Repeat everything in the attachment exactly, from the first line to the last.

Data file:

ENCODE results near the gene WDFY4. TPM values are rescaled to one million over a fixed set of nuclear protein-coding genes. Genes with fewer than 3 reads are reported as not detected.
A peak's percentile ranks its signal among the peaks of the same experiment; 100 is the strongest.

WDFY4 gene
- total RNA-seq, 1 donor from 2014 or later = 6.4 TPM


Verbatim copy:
ENCODE results near the gene WDFY4. TPM values are rescaled to one million over a fixed set of nuclear protein-coding genes. Genes with fewer than 3 reads are reported as not detected.
A peak's percentile ranks its signal among the peaks of the same experiment; 100 is the strongest.

WDFY4 gene
- total RNA-seq, 1 donor from 2014 or later = 6.4 TPM